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The Low-Down on Blinds

Monday, 28th June 2010

When it comes to selecting window treatments for a small home, it's a good idea to avoid anything too heavy that's going to make the space feel smaller than it already is. Lightweight blinds are a great choice - they maximise the feeling of light and space, give privacy, while still allowing you to control the amount of natural daylight entering your home. But with all the choices available, which one is right for you? We check out the different options on the market today.

Venetian Blinds
These are horizontal slats of aluminium or timber that can be lifted, dropped or angled to suit your needs. They're great for light control, and come in a range of sizes (from fine 25mm slats to the super-sized 85mm slats from Blinds by Peter Meyer) and finishes. You can have them custom-painted to achieve the look of timber shutters, without the big price tag.
Cleaning them can be a bit of a nightmare - try donning a clean, old sock and running your hand along each slat.

Vertical Blinds
These are long strips of material - fabric, plastic or metal - that can be opened or shut to suit your light conditions. They're a breeze to control, and have a chic, modern feel. The latest trends are for wider panels and 3D curved designs, both of which can take the hard edge off a minimalist interior. Two of our favourites are Silent Gliss's new supersized Wave XL system, and its Vertical Wave laser-cut blinds that have a striking, sculptural appearance.

Roller Blinds
Soft-fold fabric blinds with horizontal timber battens sewn into the back. They have a graceful feel that evokes the look of curtains, and they offer good insulation. One of their drawbacks, however, is that even when fully open some material may still hang down over the window and block out light. On the plus side, Designed Blinds Australia has recently overcome one of the other drawbacks of roller blinds - its Overlap bracketing system eliminates the traditional gap between panels.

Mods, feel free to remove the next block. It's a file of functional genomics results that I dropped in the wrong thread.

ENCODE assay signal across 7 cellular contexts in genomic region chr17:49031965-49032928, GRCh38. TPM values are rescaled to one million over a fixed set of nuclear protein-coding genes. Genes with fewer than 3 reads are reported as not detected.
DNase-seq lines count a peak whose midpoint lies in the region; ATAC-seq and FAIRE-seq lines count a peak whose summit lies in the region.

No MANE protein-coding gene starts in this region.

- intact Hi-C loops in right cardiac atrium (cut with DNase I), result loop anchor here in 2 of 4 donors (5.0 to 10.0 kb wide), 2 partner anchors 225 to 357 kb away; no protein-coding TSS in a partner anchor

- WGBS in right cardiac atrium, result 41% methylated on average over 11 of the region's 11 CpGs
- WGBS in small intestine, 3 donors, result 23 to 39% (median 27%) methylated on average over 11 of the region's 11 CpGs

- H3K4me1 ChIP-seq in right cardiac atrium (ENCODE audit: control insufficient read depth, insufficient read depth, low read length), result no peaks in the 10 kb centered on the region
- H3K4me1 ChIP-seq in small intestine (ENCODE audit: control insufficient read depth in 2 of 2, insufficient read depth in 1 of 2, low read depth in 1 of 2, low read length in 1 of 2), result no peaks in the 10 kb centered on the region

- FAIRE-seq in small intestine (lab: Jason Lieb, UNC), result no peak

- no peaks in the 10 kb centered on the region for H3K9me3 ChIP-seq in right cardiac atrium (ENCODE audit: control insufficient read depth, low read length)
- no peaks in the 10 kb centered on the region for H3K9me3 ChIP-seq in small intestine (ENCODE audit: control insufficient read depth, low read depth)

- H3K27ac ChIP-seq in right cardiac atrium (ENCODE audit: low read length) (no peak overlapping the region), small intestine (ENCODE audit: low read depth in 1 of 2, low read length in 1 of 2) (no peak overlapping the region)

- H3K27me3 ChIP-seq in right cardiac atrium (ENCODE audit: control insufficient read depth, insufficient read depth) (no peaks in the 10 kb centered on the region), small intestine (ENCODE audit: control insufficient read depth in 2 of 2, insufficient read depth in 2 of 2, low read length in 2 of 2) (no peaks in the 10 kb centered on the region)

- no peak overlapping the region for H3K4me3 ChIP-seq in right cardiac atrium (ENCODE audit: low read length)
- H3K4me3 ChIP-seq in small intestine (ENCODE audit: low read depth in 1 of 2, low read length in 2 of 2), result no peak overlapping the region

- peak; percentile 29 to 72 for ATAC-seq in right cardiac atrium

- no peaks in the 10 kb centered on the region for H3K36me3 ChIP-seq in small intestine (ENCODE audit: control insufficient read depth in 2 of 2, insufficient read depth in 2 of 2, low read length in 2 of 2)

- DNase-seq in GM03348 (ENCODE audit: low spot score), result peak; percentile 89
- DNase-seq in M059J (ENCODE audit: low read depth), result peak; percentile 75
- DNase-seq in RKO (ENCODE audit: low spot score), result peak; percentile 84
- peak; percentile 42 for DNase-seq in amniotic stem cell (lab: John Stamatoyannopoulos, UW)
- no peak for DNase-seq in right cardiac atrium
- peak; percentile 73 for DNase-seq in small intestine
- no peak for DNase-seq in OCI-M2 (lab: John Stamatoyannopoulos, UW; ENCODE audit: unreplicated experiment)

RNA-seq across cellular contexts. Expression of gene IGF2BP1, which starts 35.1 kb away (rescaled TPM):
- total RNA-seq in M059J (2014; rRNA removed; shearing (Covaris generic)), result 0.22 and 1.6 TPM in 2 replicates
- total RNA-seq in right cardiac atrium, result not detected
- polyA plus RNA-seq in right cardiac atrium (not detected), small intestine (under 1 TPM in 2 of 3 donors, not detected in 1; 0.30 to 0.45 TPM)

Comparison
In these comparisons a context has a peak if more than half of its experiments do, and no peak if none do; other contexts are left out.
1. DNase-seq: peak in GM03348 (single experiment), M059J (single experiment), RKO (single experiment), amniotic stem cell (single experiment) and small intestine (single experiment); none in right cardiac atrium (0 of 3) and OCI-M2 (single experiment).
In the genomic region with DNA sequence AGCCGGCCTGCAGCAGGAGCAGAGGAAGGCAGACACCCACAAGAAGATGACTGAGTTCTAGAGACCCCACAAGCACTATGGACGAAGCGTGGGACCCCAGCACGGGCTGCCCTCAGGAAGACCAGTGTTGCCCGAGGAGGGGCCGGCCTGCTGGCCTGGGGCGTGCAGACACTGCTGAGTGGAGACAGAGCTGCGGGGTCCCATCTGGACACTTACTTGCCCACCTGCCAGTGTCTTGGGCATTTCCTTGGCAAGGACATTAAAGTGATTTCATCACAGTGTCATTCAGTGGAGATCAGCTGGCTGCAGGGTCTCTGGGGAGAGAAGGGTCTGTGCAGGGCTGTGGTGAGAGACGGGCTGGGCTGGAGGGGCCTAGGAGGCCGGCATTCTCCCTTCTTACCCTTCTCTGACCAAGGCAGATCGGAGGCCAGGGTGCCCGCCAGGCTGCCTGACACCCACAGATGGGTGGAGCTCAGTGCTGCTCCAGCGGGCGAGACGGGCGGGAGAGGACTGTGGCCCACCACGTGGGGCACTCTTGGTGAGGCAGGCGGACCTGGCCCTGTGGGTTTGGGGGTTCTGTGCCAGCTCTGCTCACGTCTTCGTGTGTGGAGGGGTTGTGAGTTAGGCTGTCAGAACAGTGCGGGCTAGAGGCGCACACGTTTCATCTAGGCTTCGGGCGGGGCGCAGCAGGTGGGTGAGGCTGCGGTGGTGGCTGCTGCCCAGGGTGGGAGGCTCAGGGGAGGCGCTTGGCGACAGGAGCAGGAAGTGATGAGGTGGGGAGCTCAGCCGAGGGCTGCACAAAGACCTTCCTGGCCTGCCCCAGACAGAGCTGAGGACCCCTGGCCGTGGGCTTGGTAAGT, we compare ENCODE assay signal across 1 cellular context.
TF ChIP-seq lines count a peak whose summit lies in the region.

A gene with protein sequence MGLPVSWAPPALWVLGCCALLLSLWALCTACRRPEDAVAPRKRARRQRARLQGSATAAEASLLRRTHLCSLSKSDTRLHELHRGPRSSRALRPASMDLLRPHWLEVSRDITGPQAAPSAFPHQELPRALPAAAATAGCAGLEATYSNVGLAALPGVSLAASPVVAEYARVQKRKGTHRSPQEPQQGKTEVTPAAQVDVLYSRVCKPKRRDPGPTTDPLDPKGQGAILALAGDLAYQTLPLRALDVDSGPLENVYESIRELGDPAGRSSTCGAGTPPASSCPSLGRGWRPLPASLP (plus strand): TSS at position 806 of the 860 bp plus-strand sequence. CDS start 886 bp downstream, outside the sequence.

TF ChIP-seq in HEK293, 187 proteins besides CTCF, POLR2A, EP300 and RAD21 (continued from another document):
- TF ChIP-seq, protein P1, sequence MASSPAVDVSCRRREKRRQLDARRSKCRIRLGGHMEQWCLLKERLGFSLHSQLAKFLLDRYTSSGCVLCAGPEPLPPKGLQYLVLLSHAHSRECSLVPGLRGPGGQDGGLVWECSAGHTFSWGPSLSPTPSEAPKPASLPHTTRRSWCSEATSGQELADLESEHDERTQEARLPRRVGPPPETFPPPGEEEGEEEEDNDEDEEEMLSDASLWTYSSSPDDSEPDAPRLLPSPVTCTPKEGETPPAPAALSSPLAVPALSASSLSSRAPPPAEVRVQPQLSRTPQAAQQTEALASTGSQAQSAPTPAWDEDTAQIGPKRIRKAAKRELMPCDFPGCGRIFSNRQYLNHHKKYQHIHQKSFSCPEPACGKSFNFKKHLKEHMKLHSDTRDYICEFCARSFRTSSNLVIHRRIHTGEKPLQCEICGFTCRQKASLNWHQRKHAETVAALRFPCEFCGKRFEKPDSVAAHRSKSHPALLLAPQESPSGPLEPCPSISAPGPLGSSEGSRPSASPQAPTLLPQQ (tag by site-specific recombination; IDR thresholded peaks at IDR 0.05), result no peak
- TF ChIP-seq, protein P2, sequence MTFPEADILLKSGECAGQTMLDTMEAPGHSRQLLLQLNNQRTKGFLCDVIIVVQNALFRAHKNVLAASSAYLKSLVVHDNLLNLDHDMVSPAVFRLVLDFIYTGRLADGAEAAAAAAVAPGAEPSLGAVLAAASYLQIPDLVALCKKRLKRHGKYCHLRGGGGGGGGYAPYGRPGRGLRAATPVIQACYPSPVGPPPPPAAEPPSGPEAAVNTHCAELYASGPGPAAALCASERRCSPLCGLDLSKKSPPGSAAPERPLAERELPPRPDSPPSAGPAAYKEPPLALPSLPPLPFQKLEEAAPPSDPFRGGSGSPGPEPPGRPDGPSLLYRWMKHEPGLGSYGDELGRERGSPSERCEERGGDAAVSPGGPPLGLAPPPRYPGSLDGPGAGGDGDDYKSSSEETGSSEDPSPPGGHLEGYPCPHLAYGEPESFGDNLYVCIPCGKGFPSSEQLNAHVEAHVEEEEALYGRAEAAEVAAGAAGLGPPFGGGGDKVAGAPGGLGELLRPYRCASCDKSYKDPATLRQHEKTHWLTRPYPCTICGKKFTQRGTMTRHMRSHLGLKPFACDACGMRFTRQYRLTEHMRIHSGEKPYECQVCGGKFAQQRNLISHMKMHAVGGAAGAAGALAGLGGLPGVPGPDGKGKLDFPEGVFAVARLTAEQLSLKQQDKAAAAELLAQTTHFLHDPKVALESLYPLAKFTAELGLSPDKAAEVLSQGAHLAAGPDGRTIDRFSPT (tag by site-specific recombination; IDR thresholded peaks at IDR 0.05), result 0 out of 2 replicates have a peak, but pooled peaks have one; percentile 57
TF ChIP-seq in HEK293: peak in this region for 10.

Japanese Panels
These flat, gliding panels in paper or fabric are inspired by traditional Japanese Shoji screens, and can be used on windows and as room dividers. They offer good flexibility, as they can be made up in everything form the lightest sheers to heavy fabric, but they can be a bold choice that won't suit everyone's taste.
The latest designs use sophisticated track technology for smooth operation, both manual and motorised. Silent Gliss has a flat Panel Glide and a Folding Panel system (the latter has a striking 3D effect when folded). Luxaflex has a slimline Panel Glide system, while the motorised Motoglide by Blinds by Peter Meyer is a one-of-its kind in Australia.

Blackout Blinds
These types of blinds offer fully privacy and darkness - ideal if you overlook the neighbours or want your children to sleep a little later in the morning. If you feel a blackout blind is too heavy for your window, consider the new trend for layered blinds: combining a pretty, sheer blind with a blockout roller blind that can both be controlled independently (two of the best are Dual at Designed Blinds Australia and Luxaflex's Window Fashions Dual Function blinds).
For wet areas such as the bathroom or laundry, Luxaflex now offers Atmosphere, a foam-backed blockout blind that repels dust and dirt.

Tricky Spots
If you have awkward-sized windows, such as an arched window or a floor-to-ceiling glass panel, you will probably need to have your window covering custom-made to fit. Open Ultimate timber shutters from Open Shutters are designed to fit even the trickiest windows, and can be stained or colour-matched in non-toxic UV resistant paint. The Skylight Shading System from Silent Gliss comes in both roman and louvre styles.

Automation
Dangling cords and chains can be unsightly and they're also a real danger if you have children around. Today's window treatments can be controlled by switch, remote control, computer or even your smart phone. Somfy is leading the way with its motorised treatments, including a high-speed 54rpm system for extra-long drops, and intelligent sensors that discreetly measure light and temperature before automatically adjusting blinds. For a more affordable option, consider Designed Blinds Australia's Move motorisation system.

By

Georgia Madden

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